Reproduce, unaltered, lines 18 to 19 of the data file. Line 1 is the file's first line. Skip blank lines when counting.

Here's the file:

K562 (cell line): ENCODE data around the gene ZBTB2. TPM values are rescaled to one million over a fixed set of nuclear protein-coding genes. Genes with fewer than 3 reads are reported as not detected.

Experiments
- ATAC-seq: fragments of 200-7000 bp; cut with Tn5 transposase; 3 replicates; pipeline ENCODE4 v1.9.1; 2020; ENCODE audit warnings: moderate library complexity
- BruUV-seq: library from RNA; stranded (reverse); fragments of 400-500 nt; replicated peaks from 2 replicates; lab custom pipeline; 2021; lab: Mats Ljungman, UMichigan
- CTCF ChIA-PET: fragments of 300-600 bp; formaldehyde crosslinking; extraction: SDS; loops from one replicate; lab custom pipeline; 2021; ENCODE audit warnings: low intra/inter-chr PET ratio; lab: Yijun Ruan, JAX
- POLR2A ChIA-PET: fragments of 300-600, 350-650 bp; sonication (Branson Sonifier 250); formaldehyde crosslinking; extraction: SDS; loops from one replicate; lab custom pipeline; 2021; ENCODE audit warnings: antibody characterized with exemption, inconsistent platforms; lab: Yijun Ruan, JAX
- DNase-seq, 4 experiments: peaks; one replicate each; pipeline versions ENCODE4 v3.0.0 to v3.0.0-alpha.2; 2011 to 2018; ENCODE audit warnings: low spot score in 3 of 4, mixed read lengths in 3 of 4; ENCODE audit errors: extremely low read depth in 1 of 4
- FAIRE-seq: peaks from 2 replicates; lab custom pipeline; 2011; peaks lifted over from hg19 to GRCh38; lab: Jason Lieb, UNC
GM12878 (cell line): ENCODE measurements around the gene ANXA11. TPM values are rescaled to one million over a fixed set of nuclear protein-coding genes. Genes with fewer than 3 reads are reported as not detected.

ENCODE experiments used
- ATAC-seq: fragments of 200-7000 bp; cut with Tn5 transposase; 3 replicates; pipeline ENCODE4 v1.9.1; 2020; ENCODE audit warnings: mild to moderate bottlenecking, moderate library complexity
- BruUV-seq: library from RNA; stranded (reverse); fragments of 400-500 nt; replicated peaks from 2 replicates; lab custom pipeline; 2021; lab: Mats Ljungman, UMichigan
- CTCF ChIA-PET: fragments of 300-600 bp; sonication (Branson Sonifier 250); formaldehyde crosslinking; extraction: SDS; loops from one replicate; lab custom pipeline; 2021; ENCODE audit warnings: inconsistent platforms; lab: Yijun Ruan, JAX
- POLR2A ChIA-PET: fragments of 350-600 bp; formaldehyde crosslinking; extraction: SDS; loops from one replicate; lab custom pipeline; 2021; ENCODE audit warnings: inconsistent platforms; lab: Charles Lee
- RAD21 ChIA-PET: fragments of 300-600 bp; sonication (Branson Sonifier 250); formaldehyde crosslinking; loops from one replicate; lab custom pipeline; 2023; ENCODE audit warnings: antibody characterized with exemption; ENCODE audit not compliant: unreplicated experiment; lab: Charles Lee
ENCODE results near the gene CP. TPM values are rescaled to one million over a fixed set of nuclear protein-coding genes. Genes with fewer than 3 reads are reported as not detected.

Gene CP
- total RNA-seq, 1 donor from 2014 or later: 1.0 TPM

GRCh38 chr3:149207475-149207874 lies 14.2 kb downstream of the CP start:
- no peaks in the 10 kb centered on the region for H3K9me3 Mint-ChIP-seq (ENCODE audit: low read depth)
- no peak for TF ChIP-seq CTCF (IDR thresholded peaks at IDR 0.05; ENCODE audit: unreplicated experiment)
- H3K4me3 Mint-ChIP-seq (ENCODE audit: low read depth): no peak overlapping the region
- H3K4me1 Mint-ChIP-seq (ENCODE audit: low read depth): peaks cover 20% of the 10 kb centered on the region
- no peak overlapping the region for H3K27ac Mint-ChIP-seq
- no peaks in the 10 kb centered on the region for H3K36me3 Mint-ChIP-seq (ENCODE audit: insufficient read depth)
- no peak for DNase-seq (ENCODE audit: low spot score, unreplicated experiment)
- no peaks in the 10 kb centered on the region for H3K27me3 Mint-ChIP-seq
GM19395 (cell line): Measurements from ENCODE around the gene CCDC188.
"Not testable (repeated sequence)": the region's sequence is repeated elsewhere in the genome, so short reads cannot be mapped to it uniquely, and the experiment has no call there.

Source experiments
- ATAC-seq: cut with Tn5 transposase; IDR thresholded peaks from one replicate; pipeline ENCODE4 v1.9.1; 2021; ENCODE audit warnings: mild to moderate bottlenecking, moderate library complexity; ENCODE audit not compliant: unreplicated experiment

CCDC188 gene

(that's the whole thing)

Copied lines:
- total RNA-seq, 1 donor from 2014 or later: 1.0 TPM

GRCh38 chr3:149207475-149207874 lies 14.2 kb downstream of the CP start: